The health impact of adverse environmentand migration on children The German situation. ECPCP Spring Meeting, Rome 2015 Elke Jaeger-Roman, Berlin
Convention on the Rights of the Child • § 3....the best interests of the child shall be a primary consideration • § 22 States Parties shall take appropriate measures to ensure that a child who is seeking refugee ... receive appropriate protection and humanitarian assistance... • § 24 States Parties recognize the right of the child to the enjoyment of the highest attainable standard of health... • § 28 States Parties recognize the right of the child to education... on the basis of equal opportunity
Child (< 18 Years) Poverty Rate in Germany 19,4 % (1 in 5 ) of all children in Germany live in households with an income below 60% of the national median (2014): = 2,5 Millionen Children
Child health disparities are highly dependant on the socio-economic status of the parents
Poverty and educational background of parents are more important for child development than a migratory background 19 % of the German population have a migratory background Thereof > 30% are of Turkish and Kurdish decent (2./3.generation) Parents from a religiously rooted conservative migratory milieu* have difficulties to accept integration – their children are at risk of missing out on early childhood - and school education. *Most often islamic Rural background Patriarchal view of the world Rigid moral concepts Educational goal: hierarchical connectivity (vs. autonomy)
Development of Speech – German as Second Language. Mastery of language is one of the most important factors for good school achievement 40 % of children of Turkish or Arabic background do not speak German well at school enrolment. They are not able to follow normal lessons. 12,8 % of migrant children (vs. 6,5 % children of German descent) are school drop outs.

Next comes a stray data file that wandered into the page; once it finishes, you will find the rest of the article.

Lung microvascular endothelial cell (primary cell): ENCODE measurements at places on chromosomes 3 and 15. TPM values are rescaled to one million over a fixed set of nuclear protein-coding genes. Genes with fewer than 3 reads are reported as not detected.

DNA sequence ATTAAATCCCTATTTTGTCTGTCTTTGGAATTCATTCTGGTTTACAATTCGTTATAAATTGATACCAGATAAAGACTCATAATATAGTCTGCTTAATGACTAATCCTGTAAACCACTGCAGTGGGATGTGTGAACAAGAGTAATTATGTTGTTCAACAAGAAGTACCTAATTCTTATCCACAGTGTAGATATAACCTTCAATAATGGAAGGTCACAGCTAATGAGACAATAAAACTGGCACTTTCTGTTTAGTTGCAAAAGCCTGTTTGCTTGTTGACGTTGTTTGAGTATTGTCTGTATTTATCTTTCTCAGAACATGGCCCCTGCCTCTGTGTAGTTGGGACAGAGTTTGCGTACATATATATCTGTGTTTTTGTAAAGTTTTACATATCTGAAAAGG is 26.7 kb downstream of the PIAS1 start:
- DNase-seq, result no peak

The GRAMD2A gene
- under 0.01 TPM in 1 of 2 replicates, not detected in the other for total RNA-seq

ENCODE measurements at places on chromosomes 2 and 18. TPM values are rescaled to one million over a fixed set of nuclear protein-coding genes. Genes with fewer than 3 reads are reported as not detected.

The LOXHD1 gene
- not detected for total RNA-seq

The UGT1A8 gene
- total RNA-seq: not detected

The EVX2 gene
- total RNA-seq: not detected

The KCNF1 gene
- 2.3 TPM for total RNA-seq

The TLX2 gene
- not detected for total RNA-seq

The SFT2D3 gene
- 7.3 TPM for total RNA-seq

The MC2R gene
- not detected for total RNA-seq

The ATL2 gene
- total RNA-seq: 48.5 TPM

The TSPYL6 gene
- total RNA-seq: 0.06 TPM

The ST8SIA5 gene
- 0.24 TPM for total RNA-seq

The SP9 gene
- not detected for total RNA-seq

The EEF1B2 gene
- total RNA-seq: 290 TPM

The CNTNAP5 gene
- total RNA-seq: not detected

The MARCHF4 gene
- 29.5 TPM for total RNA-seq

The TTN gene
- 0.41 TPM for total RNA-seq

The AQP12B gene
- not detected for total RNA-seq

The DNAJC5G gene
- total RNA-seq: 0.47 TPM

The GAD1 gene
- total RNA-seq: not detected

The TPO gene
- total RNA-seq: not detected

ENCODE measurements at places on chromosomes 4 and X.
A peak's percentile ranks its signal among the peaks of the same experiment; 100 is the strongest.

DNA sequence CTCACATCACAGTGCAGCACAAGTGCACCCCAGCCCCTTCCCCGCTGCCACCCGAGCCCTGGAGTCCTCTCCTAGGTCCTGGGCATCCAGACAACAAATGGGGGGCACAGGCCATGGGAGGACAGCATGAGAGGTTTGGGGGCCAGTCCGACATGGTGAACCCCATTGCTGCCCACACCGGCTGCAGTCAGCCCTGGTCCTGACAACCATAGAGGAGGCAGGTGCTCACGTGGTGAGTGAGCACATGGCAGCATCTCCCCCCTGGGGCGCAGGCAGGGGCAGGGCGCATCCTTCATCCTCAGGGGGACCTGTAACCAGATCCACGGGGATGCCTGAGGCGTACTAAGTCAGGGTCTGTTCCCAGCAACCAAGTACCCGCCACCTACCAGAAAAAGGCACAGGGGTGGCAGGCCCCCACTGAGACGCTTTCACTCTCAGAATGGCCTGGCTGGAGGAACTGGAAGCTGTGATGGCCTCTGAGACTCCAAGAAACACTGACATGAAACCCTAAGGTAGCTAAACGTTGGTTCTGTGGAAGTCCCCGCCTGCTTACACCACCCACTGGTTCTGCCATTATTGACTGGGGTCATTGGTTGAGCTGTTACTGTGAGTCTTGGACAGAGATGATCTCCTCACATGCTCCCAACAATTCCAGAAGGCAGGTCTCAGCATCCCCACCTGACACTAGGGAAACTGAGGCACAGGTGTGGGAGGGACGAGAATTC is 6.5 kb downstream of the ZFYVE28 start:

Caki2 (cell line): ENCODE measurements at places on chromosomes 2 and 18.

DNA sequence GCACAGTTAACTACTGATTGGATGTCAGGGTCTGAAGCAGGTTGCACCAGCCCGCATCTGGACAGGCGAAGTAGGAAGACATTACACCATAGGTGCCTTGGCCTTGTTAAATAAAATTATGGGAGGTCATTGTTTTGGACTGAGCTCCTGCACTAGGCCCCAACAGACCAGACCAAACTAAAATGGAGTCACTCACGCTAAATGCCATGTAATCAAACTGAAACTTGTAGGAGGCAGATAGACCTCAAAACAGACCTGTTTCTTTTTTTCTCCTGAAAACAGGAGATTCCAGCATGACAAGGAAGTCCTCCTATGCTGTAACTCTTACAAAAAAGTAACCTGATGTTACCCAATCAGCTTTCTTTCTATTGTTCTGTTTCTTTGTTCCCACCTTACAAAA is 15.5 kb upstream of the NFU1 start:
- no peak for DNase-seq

ThePresentRefugeeDisaster 65.000 refugee children live in Germany without secured residence status Eachyear, 40.000 refugee children come to Germany, of these 9.000 children and adolescents areunaccompanied (as young as 5 years). They only have the right for treatment of acuteillnesses, Schoolingisnotcompulsary.
What do we as primary care paediatricians do for advocacy? We paediatricians campaign heavily on all political and parliamentarian levels and in all media (TV, radio, newspapers, face book, twitter etc) for children's rights. These should be written into the German constitution. In March 2015 we launched a petition and collected over 111.000 signatures to appoint an ombudsman in parliament to monitor the rights of children in Germany. Some – but by far not enough - laws have been changed for the better of children due to our intervention.